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What Is Credit Card Refinancing?

Credit card refinancing is ideal for people with good or excellent credit who have high-interest credit card debt.

Author
By Seychelle Thomas

Written by

Seychelle Thomas

Writer

Seychelle (she/her) is an ex-banker of seven years turned personal finance writer. She's a Nav-certified credit and lending expert who is passionate about empowering people to make smart financial decisions. In her writing, she explores a variety of debt consolidation, budgeting, credit, and lending topics.

Edited by Meredith Mangan

Written by

Meredith Mangan

Senior Editor

Meredith Mangan is Credible's Senior Editor for Personal Loans. Since 2011, she’s helped steer content creation in the areas of mortgages and loans, insurance, credit cards, and investing for major finance verticals, including Investopedia, Money Crashers, and The Balance.

Updated February 14, 2024

Editorial disclosure: Our goal is to give you the tools and confidence you need to improve your finances.

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Credible takeaways

  • You may be able to refinance credit card debt to get a lower APR and accelerate debt payoff.
  • Personal loans, balance transfer credit cards, or a home equity loan could help you refinance.
  • Consider a nonprofit credit counseling agency for help managing your debt.

High-interest credit card debt can be a drag on your budget. Making matters worse, your balance can grow quickly due to compound interest — which is interest assessed on unpaid interest. In spite of this, inflation and increased costs of living have led more people to rely on credit cards to bridge the gap between income and expenses.

But you may be able to trade high-interest credit card debt for a lower-rate loan, which could lower your monthly payment or help you pay down debt quicker.

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How does credit card refinancing work?

Credit card refinancing is the process of trading high-interest debt for lower-interest debt, which can free up income to pay for everyday expenses and help save you money over time. This strategy is best if you’ve maintained a good credit score, and works well when paired with improved money habits.

You can use a personal loan, 0% APR balance transfer credit card, or home equity loan to refinance a single credit card balance or to consolidate multiple debts into a single loan and payment. If you qualify for a lower interest rate through any option, you could reduce your monthly payment, decrease the amount of interest you owe, and/or pay down your debt faster.

According to data from the Federal Reserve, credit card APRs have been generally on the rise since 2018. Since credit card rates are variable, you could expect your rate to increase if the trend continues. Personal loans and some home equity loans, however, have fixed interest rates which will not increase even if current rates do.

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Note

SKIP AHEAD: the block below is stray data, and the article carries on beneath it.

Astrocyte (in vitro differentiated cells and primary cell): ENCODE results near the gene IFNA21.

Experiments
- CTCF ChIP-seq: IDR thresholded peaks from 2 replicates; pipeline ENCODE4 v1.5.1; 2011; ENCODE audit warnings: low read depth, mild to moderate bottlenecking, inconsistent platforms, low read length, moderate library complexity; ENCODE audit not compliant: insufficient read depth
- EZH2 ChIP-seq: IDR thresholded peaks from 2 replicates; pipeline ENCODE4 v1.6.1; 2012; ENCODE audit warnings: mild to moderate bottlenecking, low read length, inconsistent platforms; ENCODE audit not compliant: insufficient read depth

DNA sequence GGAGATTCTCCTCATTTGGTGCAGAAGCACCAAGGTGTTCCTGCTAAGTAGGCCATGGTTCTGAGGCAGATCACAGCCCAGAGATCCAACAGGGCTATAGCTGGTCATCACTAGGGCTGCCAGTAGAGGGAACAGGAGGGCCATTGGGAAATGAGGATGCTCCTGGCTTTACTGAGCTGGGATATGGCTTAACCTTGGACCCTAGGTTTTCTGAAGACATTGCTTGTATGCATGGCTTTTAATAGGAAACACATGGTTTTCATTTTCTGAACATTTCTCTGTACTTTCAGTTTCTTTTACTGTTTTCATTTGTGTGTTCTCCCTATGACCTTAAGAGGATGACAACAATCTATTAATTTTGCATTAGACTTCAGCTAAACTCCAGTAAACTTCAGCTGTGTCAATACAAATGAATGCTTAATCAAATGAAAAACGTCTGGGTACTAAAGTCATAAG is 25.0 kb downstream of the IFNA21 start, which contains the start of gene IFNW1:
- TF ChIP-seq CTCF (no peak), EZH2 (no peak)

The average APR on a personal loan was 12.35% in November 2023, according to data from the Federal Reserve — that’s 9 percentage points lower than the average credit card rate.

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Debt consolidation vs. credit card refinancing

Credit card refinancing and debt consolidation are fairly similar: refinancing typically refers to paying off a single debt with a new loan, while consolidation refers to paying off multiple debts with a new loan. Either may be able to reduce your rate, repayment time, and/or total amount of interest paid.

Read More: Debt Consolidation Loan vs. Credit Card Refinancing

Refinancing with a personal loan

Personal loans typically have a fixed annual percentage rate (APR), which means your monthly payments won’t change over the life of the loan, making them a good choice for refinancing high-interest variable-rate credit card debt.

Personal loans are usually unsecured and often have lower APRs than credit cards. Repayment terms typically range from one to seven years, depending on the lender, and loan amounts can range from under $1,000 to more than $100,000, depending on the lender, loan purpose, your credit profile, and income. You typically need good to excellent credit to qualify for a personal loan, especially if you’re aiming for a low rate, but there are some lenders who specialize in bad-credit personal loans.

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Good to know

The APR represents the total cost of borrowing, including the interest rate and upfront fees, like an origination fee. It’s expressed as a percentage of the loan amount on an annual basis.

Learn More: Annual Percentage Rate (APR) vs Interest Rate

Prequalify to compare loans

The quickest way to get a sense of what you can save with a personal loan is to prequalify with multiple lenders. Prequalification does not impact your credit score, nor is it an offer of credit. It can help you compare the APRs, amounts, and loan terms you may be eligible for from different lenders.

You can prequalify with most lenders on their websites, or you can use a personal loan marketplace to prequalify with multiple lenders at once. Note that once you formally apply, the lender will perform a hard credit check that could hurt your score temporarily.